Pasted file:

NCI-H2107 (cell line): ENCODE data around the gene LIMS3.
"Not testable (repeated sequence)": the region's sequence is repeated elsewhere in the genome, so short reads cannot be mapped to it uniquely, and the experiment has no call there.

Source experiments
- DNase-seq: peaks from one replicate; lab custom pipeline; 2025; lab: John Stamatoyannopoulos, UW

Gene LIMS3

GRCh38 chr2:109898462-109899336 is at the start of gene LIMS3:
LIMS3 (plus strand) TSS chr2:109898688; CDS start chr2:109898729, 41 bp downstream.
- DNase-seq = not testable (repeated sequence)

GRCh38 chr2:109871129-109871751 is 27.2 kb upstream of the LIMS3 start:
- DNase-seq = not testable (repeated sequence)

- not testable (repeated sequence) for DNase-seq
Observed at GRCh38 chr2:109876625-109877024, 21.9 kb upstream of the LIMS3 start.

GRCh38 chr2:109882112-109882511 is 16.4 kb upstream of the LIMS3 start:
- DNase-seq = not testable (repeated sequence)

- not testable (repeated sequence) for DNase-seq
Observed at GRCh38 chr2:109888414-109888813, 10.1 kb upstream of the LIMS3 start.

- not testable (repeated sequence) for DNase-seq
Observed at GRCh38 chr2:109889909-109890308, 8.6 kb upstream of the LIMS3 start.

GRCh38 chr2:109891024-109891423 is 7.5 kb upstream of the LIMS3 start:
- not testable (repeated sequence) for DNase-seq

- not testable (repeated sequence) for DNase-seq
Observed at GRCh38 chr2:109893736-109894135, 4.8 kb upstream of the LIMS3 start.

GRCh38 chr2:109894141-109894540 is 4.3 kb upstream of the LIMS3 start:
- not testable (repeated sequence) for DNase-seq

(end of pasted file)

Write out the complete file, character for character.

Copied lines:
NCI-H2107 (cell line): ENCODE data around the gene LIMS3.
"Not testable (repeated sequence)": the region's sequence is repeated elsewhere in the genome, so short reads cannot be mapped to it uniquely, and the experiment has no call there.

Source experiments
- DNase-seq: peaks from one replicate; lab custom pipeline; 2025; lab: John Stamatoyannopoulos, UW

Gene LIMS3

GRCh38 chr2:109898462-109899336 is at the start of gene LIMS3:
LIMS3 (plus strand) TSS chr2:109898688; CDS start chr2:109898729, 41 bp downstream.
- DNase-seq = not testable (repeated sequence)

GRCh38 chr2:109871129-109871751 is 27.2 kb upstream of the LIMS3 start:
- DNase-seq = not testable (repeated sequence)

- not testable (repeated sequence) for DNase-seq
Observed at GRCh38 chr2:109876625-109877024, 21.9 kb upstream of the LIMS3 start.

GRCh38 chr2:109882112-109882511 is 16.4 kb upstream of the LIMS3 start:
- DNase-seq = not testable (repeated sequence)

- not testable (repeated sequence) for DNase-seq
Observed at GRCh38 chr2:109888414-109888813, 10.1 kb upstream of the LIMS3 start.

- not testable (repeated sequence) for DNase-seq
Observed at GRCh38 chr2:109889909-109890308, 8.6 kb upstream of the LIMS3 start.

GRCh38 chr2:109891024-109891423 is 7.5 kb upstream of the LIMS3 start:
- not testable (repeated sequence) for DNase-seq

- not testable (repeated sequence) for DNase-seq
Observed at GRCh38 chr2:109893736-109894135, 4.8 kb upstream of the LIMS3 start.

GRCh38 chr2:109894141-109894540 is 4.3 kb upstream of the LIMS3 start:
- not testable (repeated sequence) for DNase-seq